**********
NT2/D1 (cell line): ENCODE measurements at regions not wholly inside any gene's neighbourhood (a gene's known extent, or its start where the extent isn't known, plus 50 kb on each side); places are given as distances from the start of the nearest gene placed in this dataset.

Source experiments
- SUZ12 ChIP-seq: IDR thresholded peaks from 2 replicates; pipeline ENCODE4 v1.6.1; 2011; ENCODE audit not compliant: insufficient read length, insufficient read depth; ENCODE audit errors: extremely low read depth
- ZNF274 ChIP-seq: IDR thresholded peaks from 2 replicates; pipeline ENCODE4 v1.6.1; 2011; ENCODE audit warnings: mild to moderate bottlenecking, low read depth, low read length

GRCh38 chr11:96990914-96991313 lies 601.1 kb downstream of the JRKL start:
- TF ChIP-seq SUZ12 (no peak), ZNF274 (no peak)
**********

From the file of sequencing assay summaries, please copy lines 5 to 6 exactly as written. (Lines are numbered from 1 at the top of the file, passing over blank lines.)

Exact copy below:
GRCh38 chr11:96990914-96991313 lies 601.1 kb downstream of the JRKL start:
- TF ChIP-seq SUZ12 (no peak), ZNF274 (no peak)